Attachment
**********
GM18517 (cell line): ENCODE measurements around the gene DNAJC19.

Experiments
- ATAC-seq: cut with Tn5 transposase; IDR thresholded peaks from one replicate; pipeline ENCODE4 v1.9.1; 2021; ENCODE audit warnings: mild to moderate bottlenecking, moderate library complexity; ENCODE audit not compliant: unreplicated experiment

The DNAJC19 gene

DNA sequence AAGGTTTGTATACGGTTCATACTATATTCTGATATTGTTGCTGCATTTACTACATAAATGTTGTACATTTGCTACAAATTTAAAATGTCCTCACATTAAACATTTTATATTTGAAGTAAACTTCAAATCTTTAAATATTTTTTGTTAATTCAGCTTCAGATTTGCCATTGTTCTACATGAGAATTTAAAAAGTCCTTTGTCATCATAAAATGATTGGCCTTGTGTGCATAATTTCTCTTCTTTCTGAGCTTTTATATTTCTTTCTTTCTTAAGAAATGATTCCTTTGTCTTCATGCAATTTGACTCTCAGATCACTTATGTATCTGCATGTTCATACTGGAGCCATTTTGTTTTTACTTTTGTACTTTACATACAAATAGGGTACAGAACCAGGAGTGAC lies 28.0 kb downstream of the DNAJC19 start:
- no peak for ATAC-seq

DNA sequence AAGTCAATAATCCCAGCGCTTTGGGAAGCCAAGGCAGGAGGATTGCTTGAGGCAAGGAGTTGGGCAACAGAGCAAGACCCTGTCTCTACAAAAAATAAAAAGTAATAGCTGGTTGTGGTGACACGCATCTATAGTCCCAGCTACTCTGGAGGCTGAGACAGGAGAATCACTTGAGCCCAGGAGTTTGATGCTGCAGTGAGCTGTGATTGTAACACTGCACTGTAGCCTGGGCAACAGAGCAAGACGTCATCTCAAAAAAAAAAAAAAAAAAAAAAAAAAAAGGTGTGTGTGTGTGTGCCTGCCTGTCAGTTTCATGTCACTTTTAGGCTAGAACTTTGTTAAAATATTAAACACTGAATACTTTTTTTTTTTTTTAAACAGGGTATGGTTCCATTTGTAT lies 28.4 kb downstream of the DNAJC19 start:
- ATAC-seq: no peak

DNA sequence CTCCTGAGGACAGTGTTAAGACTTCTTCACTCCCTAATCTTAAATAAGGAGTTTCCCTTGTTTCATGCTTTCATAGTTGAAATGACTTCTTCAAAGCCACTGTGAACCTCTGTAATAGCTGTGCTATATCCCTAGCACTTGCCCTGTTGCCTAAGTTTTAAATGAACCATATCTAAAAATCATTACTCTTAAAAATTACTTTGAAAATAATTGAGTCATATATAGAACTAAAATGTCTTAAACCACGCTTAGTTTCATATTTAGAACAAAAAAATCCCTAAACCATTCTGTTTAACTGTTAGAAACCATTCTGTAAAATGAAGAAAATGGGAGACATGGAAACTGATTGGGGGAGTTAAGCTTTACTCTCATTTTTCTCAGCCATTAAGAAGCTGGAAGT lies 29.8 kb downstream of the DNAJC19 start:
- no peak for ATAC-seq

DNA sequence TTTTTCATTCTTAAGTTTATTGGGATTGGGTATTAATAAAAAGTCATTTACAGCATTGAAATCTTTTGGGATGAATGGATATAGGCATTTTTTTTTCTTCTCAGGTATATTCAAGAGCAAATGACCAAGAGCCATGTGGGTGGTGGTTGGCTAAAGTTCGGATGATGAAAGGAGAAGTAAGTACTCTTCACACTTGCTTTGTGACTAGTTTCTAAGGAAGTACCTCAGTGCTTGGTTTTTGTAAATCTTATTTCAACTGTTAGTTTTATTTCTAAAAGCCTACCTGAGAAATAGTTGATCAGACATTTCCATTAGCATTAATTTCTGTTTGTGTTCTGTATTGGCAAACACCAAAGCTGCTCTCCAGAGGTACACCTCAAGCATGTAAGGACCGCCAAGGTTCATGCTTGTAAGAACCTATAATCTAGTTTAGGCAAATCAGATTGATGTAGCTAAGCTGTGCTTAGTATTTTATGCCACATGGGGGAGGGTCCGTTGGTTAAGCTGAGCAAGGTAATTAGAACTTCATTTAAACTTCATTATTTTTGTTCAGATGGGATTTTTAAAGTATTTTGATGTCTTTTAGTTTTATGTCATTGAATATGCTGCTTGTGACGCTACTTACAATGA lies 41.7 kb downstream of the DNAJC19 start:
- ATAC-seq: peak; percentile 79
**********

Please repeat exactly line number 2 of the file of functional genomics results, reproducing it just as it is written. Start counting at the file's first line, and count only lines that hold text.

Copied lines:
Experiments